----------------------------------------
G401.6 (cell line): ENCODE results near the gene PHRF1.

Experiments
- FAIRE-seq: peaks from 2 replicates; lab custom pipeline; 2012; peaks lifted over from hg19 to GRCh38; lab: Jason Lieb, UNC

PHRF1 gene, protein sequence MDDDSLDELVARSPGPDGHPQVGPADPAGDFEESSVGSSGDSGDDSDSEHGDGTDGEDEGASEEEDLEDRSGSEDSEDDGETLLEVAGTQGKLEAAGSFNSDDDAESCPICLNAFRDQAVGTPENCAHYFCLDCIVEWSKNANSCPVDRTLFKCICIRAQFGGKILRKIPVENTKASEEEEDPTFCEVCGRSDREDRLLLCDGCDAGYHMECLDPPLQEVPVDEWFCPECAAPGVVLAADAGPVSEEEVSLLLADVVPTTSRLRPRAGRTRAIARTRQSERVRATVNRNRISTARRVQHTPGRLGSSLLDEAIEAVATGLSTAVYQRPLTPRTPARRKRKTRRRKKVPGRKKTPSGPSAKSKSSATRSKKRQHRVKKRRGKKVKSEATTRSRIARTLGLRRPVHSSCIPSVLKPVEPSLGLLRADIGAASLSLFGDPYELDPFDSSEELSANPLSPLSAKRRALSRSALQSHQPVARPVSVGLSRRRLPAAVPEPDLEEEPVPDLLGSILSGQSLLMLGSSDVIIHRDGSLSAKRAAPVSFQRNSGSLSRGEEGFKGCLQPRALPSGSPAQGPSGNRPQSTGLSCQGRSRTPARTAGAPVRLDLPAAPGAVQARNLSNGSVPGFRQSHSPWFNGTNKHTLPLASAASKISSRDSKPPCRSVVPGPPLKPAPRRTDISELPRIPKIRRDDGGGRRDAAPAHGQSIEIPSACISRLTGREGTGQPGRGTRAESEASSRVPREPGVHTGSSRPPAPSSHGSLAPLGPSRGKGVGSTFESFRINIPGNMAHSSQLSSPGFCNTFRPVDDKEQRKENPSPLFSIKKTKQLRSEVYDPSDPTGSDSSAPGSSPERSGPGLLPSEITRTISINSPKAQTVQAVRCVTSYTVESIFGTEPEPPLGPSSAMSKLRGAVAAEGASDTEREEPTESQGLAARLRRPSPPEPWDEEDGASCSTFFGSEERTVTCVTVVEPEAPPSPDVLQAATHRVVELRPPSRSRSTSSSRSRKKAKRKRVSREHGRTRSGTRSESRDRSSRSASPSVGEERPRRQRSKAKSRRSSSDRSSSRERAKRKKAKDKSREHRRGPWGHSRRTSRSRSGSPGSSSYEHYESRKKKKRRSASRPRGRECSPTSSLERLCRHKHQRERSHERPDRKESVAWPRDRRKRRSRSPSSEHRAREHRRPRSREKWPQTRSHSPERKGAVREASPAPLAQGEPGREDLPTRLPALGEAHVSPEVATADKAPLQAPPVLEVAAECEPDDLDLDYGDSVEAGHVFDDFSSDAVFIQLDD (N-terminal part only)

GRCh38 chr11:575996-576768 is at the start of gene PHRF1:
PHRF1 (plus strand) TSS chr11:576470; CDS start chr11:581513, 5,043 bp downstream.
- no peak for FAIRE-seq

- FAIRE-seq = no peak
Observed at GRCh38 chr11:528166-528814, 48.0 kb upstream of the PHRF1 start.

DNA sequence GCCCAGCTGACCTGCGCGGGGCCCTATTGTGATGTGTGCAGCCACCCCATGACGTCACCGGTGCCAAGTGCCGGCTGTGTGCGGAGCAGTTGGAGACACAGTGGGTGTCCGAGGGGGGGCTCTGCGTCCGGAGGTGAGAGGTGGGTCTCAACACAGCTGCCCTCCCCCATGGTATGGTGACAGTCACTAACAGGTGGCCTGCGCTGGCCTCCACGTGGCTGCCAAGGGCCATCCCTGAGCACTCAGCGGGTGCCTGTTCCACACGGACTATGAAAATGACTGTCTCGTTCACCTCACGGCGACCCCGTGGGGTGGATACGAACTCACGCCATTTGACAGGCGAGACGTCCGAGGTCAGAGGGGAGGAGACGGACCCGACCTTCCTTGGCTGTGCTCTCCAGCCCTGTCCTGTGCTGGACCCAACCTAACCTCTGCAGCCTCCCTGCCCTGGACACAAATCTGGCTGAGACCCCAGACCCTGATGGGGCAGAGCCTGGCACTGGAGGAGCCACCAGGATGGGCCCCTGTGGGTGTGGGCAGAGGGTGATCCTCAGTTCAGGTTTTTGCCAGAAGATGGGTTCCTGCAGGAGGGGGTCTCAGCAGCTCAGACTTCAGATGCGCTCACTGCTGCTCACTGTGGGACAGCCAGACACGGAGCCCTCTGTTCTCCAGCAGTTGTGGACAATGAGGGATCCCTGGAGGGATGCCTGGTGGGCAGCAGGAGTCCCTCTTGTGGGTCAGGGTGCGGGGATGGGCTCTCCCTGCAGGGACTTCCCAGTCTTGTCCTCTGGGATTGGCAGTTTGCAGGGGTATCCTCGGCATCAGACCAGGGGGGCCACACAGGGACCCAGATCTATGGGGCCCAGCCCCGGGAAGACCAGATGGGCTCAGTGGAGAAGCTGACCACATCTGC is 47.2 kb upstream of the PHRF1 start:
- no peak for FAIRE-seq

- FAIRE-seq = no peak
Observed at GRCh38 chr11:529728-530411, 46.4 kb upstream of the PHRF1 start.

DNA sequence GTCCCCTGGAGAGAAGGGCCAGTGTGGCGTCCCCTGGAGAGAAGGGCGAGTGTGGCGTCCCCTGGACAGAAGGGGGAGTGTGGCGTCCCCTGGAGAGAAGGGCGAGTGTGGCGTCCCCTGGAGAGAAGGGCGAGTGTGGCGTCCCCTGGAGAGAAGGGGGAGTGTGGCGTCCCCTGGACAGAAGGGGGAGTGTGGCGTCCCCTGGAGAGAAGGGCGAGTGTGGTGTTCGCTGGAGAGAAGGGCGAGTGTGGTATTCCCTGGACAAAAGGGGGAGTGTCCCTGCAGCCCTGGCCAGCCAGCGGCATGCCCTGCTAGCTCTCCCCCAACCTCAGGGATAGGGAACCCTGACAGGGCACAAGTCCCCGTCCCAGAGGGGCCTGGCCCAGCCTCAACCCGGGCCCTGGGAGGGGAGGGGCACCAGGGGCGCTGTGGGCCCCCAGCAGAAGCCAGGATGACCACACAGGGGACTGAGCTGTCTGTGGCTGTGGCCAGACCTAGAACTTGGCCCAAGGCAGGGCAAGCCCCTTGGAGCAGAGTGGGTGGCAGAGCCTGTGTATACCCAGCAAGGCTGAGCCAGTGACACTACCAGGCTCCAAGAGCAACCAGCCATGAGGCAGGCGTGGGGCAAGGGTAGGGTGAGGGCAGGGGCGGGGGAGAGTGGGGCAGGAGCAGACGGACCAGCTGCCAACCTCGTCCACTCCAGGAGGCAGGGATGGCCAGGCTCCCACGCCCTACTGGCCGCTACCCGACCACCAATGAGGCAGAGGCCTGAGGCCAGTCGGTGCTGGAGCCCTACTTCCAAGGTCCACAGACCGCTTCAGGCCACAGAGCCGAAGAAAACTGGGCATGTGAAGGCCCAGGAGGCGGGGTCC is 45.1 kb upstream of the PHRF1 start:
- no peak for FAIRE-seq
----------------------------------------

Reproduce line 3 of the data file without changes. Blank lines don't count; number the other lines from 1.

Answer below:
- FAIRE-seq: peaks from 2 replicates; lab custom pipeline; 2012; peaks lifted over from hg19 to GRCh38; lab: Jason Lieb, UNC